The moon is the earth’s only natural satellite. It has been the subject of study by people all over the world for thousands of years. Seen through a telescope, the moon presents a varied landscape to astronomers. From observations using powerful telescopes, analysis of photographs taken by artificial satellites, and information gathered by astronauts who have actually walked on the moon, we know that the surface of the
moon consists of rock and dust. Rock samples brought back by U.S. astronauts can be seen at the National
(A)ir and Space Museum in Washington, D.C.
Many of the moon’s surface features are areas which were thought to be water by early astronomers. We know now, however, that the “seas” on the moon are not bodies of water, but craters formed when the moon was hit by meteors.
There is no atmosphere or water on the moon. No life forms have been found on the moon, either. Astronauts must wear pressurized space suits while on the moon since there is no atmosphere with oxygen. The pulling force of the moon’s gravity is only one-sixth that of earth’s, so a person weighs six times less on the moon than on earth.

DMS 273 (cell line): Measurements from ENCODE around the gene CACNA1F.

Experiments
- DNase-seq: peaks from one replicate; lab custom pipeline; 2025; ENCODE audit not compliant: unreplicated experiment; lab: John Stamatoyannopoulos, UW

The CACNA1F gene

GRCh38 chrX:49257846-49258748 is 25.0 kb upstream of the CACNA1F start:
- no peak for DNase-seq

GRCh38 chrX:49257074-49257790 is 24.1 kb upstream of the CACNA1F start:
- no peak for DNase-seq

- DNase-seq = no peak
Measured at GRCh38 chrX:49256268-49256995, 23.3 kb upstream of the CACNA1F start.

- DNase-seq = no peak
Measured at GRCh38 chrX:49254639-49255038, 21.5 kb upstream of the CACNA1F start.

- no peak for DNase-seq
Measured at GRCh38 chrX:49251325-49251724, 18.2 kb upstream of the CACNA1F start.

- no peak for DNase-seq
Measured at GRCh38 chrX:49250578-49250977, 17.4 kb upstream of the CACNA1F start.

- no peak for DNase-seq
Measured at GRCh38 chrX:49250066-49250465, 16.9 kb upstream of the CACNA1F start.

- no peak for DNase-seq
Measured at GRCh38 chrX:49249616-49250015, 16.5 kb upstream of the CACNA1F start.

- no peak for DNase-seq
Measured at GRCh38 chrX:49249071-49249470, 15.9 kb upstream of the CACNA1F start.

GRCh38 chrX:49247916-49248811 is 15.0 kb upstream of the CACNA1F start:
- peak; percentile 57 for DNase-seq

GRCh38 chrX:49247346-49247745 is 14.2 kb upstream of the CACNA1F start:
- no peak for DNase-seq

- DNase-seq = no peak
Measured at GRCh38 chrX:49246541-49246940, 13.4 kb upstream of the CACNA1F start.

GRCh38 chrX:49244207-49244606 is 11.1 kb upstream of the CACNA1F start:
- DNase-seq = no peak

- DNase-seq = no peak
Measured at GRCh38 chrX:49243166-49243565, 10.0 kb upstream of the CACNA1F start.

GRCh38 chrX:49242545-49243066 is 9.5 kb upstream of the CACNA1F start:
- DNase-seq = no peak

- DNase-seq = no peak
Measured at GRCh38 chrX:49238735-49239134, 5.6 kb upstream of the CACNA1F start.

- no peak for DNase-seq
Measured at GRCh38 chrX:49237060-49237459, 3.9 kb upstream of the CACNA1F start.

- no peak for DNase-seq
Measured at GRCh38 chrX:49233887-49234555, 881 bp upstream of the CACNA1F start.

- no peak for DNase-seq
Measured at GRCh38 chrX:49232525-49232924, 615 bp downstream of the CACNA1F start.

Like the earth, the moon depends on the sun for its heat and light. Due to the lack of atmosphere, temperatures on the moon vary widely, from 214 °F on the side facing the sun to about −250 °F on the side facing away from the sun. The moon “shines” because sunlight which strikes the moon is reflected.
【題組】29. _______ are people who study the moon, stars, and other planets through telescopes and by analyzing photographs.